It has been eight months since I started feeding the hummingbirds. I hung a feeder on the deck railing off our living room. The garden is two flights of stairs below so they often fly up from beneath to perch and drink. Being a Massachusetts girl, even after over forty years in California, I worried about them in the recent rain and cold. Apparently, there are Anna’s hummingbirds that over winter in Oregon and Washington. They have even been spotted in Alaska. After making sure the sugar-water was not too diluted from the rain, I am trust their resilience and enjoying their visits.
This poem is from the cool summer in San Francisco but this winter weather and the sense of meditation and hibernation in the cold seems on topic. Happy Holidays and a hopeful New Year, my friends! Thank you to all of you who have bought my latest book, Cloudbreak, and checked out the anthologies that have included my poems– Fog and Light and Pandemic Puzzle Poems. All were published in 2021. Busy writers in the pandemic!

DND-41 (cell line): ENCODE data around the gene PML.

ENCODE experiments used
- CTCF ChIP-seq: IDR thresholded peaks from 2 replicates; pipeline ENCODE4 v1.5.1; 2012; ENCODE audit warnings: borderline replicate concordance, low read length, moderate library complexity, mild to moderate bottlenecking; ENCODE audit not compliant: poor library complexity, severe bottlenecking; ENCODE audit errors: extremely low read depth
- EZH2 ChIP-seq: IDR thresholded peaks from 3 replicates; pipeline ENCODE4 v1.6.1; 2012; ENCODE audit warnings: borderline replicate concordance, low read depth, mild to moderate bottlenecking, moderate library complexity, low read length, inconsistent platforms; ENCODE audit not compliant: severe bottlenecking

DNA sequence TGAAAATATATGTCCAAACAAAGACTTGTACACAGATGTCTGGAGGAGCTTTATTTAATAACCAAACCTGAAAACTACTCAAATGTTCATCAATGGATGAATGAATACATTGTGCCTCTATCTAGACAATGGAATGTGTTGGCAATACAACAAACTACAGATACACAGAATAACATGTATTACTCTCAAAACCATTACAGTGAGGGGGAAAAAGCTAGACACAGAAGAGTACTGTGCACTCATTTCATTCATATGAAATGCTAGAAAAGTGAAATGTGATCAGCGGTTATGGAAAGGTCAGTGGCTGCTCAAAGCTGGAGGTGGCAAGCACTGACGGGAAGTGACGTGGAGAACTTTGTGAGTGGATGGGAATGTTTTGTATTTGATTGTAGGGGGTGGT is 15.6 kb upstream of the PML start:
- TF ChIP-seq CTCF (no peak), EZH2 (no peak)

It is a companionable silence.
The hummingbird knows
I am the provider of its sweet water.
The cold summer mist swirls,
dampens the garden, ruffles
both scarlet gorget, and my curls.
We sit eight feet apart.
It perches on a buckeye’s bare branch.
I meditate seated on a lichen-covered bench.
The heliotrope, laurel leaves,
and cuphea flowers rustle and sway.
Zipping up, the tiny bird flies to
the second-story deck and nectar feeder.
Sated, it returns to me to contemplate
the graying late afternoon.
We muse together in our garden cloister
for another ten minutes or so.
Then buzzes away for more sweetness,
alighting back on the same twig.
We resettle our feathers, gaze around.
What is the bird’s meditation?
Momentarily gone is our restless
fight for success, primacy, survival.